After removing them from the casting blocks these guns install just like the “cheek” blister guns, cocking handle, sights and switches installed, but these two guns sit on a frame of Brassin and then a pivot of the same which fits right into the side window. Notice the support frame fits around the internal ribbing of the aircraft.
Here is mine in place– again it was a cinch to install – this view is from top down
The ball turret was a cramped location, so the smallest crew member usually took this station; he was usually a staff sergeant as well. These cramped guns – far from what you might think - were the safest gunner positions as they took the least casualties during the WWII operations!
With the installation of these two guns it is a simple job. They fit into the sides of the Plexiglas again just like the originals. The two problems and they are only slight is that the transparencies need to be drilled out a little where the barrels go through. I had to cheat a little as well with the length of my gun being just that little too long. I snipped 2mm from the rear carrying handle of the gun to make it fit. I would say yes they are cramped these ball turrets!
The ball open so you can see the placement….
….And closed for effect.
Notice the enlarged (slightly) holes for the guns to fit thru..
The Tail turret – the loneliest position in this bird – was manned by a gunner who actually knelt down in quite a crippling position to man these two .50 cals. What an assignment – as if being right at the back all by yourself wasn’t bad enough.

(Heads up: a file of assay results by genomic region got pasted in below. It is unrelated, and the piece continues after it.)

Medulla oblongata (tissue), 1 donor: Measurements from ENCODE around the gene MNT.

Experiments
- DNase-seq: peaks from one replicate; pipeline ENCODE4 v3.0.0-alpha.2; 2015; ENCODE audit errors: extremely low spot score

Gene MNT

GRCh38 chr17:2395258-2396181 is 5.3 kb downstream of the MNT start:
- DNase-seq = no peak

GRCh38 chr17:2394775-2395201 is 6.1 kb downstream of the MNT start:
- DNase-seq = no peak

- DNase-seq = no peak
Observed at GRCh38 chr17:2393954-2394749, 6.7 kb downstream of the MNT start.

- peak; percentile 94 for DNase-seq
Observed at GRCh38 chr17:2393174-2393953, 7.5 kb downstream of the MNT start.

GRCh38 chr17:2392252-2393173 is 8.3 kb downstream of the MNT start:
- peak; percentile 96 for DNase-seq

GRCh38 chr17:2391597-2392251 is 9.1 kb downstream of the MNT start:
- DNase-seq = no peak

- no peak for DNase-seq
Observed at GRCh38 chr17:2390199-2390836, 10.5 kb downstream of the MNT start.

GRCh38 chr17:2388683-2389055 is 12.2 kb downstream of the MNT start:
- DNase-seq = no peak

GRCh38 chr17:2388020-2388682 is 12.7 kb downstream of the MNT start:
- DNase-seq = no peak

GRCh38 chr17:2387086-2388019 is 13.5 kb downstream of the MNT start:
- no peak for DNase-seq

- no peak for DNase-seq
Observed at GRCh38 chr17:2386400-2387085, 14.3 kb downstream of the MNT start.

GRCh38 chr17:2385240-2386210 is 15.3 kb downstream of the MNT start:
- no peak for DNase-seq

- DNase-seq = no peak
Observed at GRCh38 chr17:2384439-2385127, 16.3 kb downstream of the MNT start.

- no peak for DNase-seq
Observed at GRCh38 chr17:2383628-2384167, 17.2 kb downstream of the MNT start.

These two guns – R30 & 31 (the two without the sights and extras) go simply onto where the kit parts go. Here they are in place without the airframe in the way.
Here they are with the tail put together around them – they look better than the original as there is a long bit of their muzzles showing – and the Eduard replacements look very good with perforated barrels showing out the back.
...So time to answer the questions I posed to myself at the start of this review –
Q/ Do they fit? A/Yes after some slight hollowing out of turret holes.
Q/ How do they look? A/ Great once installed – a marked update on the originals.
Q/ Do I need them? A/ No – but then again I need nothing really ‘cept food and water and some air – but YES I want to use these very much in the building of this kit.
Like I said earlier in this review you do not go and spend a few hundred on the “ultimate” kit for your workbench without having the best you can throw at it. These Brassin improvements on the kit guns are quite visible on the finished product so I would say yes – get them.
Thank to Eduard for sending this out to review and put into our test B-17.